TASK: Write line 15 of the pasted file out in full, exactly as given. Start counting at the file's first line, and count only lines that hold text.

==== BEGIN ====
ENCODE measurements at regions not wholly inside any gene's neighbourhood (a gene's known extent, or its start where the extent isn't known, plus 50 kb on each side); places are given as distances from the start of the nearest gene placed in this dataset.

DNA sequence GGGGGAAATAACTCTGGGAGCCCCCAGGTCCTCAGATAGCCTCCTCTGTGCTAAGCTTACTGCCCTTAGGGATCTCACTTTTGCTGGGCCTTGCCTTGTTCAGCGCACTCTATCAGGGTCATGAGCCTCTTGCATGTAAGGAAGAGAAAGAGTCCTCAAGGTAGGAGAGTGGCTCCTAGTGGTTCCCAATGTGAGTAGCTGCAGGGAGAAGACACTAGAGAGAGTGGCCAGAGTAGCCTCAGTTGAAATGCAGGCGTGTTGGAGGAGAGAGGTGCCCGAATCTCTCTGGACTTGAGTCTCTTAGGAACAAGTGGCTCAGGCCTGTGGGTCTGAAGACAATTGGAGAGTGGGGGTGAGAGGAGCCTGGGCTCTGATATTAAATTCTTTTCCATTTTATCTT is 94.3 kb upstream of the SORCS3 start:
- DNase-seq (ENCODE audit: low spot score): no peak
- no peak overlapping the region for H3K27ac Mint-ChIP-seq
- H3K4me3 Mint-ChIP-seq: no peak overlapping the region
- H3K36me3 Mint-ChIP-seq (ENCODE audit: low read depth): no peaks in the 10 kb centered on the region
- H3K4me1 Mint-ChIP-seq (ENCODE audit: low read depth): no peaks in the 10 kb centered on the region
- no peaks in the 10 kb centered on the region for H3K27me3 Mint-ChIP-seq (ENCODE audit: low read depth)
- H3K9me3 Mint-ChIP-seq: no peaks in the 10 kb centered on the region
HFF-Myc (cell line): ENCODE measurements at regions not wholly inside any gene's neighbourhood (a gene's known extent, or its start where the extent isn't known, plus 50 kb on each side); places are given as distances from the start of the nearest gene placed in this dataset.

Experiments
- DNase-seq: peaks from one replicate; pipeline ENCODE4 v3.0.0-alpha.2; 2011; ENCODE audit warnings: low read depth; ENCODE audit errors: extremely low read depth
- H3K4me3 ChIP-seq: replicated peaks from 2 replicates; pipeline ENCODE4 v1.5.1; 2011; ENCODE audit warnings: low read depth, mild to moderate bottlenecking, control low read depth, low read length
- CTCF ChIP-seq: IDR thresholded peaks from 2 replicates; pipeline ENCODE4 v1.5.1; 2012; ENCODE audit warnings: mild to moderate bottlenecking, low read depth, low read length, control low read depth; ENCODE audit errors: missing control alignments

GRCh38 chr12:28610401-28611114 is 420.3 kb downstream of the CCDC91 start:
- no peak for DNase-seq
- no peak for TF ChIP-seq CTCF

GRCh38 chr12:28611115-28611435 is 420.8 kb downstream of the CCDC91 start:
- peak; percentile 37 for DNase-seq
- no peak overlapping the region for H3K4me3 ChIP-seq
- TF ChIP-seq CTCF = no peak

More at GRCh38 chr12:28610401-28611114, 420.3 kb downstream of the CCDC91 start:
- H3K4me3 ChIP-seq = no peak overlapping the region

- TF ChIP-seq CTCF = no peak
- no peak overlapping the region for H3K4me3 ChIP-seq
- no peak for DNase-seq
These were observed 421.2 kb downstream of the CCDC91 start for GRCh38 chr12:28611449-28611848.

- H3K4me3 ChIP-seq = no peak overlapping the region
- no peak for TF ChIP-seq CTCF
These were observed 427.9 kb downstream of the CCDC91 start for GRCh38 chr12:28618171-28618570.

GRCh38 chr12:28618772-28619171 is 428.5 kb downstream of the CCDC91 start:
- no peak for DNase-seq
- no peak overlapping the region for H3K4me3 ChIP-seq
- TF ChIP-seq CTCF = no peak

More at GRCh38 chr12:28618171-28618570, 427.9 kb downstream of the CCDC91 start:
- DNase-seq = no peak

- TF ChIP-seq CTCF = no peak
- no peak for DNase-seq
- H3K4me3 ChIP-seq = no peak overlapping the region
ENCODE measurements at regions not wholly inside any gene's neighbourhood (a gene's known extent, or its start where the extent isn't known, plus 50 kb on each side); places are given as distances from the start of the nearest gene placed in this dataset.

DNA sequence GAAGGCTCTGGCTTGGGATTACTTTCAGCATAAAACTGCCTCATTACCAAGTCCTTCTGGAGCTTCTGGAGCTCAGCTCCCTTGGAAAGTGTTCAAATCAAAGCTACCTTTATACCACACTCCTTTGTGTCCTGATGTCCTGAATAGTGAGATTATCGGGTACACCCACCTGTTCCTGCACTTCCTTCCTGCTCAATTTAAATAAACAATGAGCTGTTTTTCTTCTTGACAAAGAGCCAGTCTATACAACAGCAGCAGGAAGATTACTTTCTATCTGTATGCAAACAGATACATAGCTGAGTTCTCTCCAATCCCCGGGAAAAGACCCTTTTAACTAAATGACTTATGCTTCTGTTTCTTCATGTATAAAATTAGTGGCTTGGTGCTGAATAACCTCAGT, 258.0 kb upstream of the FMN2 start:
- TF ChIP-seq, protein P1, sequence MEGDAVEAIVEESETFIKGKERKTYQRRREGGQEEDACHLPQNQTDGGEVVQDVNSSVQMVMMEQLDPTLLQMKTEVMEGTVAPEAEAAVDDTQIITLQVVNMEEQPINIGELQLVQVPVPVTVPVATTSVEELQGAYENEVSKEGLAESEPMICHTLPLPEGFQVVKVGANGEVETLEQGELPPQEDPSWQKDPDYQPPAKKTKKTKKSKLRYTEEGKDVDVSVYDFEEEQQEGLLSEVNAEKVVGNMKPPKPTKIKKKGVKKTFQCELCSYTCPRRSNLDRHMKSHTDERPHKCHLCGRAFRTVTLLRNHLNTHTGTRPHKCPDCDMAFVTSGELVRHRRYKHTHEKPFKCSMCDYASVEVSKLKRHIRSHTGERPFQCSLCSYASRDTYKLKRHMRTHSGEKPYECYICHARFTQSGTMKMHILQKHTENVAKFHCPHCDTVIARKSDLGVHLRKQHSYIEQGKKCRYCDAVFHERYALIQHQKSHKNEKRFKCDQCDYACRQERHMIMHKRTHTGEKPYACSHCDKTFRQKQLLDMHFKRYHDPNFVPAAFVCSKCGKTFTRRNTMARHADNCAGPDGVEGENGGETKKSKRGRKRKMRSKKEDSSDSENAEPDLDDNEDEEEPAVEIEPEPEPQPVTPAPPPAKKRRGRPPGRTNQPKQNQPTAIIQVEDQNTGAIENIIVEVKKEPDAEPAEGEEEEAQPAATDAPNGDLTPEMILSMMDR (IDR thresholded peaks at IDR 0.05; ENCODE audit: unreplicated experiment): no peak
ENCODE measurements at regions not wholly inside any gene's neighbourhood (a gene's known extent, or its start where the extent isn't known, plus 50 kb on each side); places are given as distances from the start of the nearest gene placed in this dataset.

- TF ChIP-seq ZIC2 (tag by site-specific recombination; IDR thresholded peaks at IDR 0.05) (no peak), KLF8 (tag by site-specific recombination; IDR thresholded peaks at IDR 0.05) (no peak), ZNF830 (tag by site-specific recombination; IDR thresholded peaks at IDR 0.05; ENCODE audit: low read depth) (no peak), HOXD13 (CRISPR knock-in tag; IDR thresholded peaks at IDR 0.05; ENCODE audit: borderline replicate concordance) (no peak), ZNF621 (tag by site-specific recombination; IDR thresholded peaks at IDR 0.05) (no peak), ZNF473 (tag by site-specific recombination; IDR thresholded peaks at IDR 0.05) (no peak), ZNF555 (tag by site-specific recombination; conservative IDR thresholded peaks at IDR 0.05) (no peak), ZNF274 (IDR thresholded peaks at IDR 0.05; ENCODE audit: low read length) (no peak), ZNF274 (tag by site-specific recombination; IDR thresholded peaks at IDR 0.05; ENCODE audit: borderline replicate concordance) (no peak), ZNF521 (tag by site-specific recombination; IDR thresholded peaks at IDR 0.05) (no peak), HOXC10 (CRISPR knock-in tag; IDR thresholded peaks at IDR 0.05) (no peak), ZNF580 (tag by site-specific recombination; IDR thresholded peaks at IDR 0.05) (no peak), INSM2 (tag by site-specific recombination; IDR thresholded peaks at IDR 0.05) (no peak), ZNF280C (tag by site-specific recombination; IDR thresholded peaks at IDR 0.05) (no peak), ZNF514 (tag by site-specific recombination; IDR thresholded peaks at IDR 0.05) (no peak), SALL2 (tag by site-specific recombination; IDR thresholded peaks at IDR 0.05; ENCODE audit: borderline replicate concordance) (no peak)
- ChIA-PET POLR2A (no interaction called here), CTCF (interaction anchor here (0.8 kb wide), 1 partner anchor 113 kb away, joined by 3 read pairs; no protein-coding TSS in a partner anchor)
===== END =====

GRCh38 chr12:28610401-28611114 is 420.3 kb downstream of the CCDC91 start: